Joseph G. Peterson


      You are an obsessive. Can we say that you are penniless which would be the truth or that you live in a garret, which also happens to be the truth, or that you will never emerge into view as an artist—of course there was your breakdown, your failed shock therapy and later you became sequestered: a hermit. Some of these biographical facts are glossed over because you are too accustomed to them to notice. You now sit at the bar drinking and as far as your money situation will allow, you drink vodka and orange juice.

      Anyway months before this shock therapy and all this other stuff happened that led to your sequestration as a literal hermit, well out of the blue you decided you should design dresses. Do you remember that? Dresses . . . And not just any dress would do but a hundred dresses to match a thought you had.

      You worked rapidly drafting and cutting patterns out of paper. You hired a seamstress instructing exactly how to make this dress or that. You worked by exact specification. You picked the fabric. White for a wedding. You preferred silk to rayon though you could virtually afford neither and how you afforded the seamstress no one knows. Within a month the seamstress had produced dozens of dresses to match what? The dress of your imagination or the dream that would embody it? No girl was found to fill the dresses until you put an ad out for models. A teenager from the local high school answered the ad. She showed up in your apartment and tried each dress on while you, camera in hand, snapped photographs.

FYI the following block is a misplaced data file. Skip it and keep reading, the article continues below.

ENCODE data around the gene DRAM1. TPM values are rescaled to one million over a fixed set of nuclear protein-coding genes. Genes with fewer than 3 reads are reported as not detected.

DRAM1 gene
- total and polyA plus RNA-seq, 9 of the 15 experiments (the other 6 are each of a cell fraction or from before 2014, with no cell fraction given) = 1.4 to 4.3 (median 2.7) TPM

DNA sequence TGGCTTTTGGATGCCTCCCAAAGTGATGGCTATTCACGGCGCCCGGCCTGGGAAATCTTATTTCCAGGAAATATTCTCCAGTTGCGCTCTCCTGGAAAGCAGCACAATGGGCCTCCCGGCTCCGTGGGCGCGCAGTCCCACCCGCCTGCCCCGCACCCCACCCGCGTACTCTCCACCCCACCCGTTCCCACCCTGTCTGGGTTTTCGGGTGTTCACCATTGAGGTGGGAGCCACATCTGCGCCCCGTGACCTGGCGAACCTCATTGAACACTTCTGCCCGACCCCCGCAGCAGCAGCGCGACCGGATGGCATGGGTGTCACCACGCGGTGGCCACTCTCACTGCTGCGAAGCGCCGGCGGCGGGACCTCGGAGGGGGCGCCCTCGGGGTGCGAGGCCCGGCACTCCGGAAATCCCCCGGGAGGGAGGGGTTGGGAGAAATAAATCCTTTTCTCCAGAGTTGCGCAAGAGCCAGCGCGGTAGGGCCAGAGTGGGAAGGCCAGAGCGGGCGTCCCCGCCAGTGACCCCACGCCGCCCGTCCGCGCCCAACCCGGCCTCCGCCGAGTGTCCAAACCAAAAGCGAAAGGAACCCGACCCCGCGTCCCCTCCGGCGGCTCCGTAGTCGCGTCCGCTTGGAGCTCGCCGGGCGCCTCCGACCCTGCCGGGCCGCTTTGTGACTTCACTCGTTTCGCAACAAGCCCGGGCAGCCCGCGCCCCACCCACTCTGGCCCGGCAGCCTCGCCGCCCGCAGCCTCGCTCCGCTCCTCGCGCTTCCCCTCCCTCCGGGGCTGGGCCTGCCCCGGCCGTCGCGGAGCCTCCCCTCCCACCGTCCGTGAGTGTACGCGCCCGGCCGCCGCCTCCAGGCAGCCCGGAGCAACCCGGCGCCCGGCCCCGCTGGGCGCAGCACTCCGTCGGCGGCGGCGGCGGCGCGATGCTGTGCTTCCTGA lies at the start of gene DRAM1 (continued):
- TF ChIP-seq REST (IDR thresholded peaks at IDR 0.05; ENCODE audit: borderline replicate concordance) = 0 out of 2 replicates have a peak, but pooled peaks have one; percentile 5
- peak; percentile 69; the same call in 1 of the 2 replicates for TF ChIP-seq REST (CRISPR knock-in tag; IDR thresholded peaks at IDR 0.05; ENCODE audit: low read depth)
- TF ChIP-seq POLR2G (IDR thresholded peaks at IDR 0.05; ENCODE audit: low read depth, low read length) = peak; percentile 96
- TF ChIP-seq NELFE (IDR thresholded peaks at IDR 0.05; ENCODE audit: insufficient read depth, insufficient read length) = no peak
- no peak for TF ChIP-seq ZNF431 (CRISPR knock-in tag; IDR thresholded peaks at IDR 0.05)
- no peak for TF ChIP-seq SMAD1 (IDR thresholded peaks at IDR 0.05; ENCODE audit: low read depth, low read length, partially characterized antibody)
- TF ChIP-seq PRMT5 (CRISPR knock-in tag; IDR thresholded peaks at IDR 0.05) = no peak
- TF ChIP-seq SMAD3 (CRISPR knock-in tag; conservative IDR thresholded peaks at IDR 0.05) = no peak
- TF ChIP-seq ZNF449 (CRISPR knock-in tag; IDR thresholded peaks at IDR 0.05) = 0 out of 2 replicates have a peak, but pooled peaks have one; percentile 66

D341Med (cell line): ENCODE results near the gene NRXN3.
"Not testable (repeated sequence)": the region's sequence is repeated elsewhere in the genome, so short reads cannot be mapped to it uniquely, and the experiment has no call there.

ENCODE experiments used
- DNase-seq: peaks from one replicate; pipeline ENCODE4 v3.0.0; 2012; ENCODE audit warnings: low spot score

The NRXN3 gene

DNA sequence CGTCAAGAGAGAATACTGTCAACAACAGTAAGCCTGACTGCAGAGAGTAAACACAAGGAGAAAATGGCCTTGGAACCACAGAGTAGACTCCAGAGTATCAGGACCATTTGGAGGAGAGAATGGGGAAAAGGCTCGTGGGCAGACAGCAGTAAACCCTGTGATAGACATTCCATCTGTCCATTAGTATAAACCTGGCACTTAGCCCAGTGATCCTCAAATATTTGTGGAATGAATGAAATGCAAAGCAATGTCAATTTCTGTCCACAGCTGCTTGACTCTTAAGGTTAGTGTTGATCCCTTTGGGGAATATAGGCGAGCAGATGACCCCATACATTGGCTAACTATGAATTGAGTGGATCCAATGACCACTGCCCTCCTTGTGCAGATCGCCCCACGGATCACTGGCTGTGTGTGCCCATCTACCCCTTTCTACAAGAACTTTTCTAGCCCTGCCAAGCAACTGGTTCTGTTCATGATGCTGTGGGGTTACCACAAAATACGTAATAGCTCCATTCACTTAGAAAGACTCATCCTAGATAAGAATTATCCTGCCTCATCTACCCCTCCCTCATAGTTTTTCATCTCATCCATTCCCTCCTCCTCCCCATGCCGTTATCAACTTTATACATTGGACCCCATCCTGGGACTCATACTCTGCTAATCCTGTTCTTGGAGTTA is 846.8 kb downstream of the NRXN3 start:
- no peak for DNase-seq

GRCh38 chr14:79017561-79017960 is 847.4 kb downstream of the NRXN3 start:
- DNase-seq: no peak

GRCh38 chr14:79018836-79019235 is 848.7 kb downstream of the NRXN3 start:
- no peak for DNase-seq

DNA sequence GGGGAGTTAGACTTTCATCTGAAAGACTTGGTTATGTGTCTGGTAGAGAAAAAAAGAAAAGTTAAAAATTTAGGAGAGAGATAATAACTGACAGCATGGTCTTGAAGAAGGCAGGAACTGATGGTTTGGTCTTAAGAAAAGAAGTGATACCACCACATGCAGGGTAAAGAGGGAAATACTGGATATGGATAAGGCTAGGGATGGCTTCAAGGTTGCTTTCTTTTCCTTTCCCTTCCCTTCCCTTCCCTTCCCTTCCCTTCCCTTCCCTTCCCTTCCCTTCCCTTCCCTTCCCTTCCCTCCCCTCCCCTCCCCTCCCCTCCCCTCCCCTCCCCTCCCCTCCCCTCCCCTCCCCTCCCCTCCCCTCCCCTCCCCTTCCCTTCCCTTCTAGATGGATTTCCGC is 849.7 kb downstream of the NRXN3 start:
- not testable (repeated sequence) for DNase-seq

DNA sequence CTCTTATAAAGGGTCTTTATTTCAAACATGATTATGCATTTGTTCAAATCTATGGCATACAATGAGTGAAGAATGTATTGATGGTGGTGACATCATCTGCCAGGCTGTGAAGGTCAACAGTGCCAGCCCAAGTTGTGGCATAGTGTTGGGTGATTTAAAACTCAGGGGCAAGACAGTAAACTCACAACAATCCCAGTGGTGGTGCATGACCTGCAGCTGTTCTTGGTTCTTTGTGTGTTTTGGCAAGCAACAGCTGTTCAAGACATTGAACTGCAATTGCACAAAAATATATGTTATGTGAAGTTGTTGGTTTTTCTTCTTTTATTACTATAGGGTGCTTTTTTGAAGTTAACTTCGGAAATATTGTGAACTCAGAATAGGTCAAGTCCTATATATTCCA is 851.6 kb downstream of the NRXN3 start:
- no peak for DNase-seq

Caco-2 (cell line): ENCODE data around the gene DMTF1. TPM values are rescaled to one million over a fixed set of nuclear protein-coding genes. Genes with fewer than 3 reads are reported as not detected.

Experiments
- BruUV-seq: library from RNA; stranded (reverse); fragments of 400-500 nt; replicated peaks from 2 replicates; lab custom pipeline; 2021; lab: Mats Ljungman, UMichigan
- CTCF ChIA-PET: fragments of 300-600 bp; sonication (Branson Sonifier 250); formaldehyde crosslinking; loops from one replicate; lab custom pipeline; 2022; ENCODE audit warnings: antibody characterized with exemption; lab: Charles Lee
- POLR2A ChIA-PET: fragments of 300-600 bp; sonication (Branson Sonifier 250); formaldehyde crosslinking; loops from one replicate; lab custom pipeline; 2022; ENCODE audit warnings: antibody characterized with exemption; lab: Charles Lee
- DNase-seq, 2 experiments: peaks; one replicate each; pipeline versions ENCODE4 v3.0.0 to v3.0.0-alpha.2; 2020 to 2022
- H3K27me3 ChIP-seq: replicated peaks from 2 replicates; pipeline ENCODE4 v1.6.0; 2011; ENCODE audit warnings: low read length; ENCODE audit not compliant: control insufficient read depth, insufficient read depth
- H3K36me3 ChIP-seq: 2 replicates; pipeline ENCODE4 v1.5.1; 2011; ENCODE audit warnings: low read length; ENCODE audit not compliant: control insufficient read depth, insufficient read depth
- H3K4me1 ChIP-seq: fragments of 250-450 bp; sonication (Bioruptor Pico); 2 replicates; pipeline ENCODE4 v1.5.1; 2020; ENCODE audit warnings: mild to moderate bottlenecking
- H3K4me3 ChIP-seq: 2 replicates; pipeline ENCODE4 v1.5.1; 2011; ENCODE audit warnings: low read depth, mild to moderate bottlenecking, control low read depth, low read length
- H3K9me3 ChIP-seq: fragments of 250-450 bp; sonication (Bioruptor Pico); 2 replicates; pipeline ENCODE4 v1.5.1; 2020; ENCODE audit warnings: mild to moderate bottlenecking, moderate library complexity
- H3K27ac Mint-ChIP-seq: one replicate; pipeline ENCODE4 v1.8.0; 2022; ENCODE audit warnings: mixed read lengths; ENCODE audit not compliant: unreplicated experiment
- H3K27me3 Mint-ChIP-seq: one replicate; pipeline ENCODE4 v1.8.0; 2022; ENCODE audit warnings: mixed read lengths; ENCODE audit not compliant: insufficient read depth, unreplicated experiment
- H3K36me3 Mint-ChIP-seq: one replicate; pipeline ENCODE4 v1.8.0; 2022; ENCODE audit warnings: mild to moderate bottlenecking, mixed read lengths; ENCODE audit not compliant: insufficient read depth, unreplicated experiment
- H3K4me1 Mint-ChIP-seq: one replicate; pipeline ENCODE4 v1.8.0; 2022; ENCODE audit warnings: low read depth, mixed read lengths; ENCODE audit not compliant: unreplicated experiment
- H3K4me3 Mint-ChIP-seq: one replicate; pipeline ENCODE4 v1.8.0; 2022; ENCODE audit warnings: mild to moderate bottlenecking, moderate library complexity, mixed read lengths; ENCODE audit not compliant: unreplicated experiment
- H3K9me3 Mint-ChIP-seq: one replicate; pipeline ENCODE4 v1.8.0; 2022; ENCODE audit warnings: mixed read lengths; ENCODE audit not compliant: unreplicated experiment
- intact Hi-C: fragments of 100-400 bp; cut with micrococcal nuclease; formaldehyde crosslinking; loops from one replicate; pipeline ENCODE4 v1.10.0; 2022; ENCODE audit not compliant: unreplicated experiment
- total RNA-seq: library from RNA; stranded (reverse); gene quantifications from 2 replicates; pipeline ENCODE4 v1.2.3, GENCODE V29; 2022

In the bright afternoon light you watched through the shutter the harsh beauty of her plain skin; too much to bear. You used her as long as the money lasted and then it was over. Then came the long nights of wandering that you couldn’t account for, the raving, and the threats to blow up the Sears Tower and the holding of the knife to your mother’s throat until you were subdued, shocked, and sequestered.

      Your mother is dead now and with your small inheritance you live out your days as meagerly as possible. You are a hermit and when not a hermit you sit here at the Old Home you call it, which is really just the Bar.

      You sit there drinking your orange juice and vodka and you tell people that there were a hundred dresses she had worn for you as you snapped her picture and when she left you hung the dresses on a rack and covered them in layers of red acrylic paint that you smeared with your hands until the dresses stuck together and when they had dried it was as if they had become frozen in a rictus of death like sides of beef in a slaughterhouse.


Joseph G. Peterson grew up in Wheeling, Illinois. He worked in an aluminum mill and the masonry trade to pay for his education at the University of Chicago. He is the author of three novels: Beautiful Piece, Inside the Whale, and Wanted: Elevator Man. His forthcoming novel, Gideon’s Confession, will be out in May of 2014. He lives in Chicago with his wife and two daughters.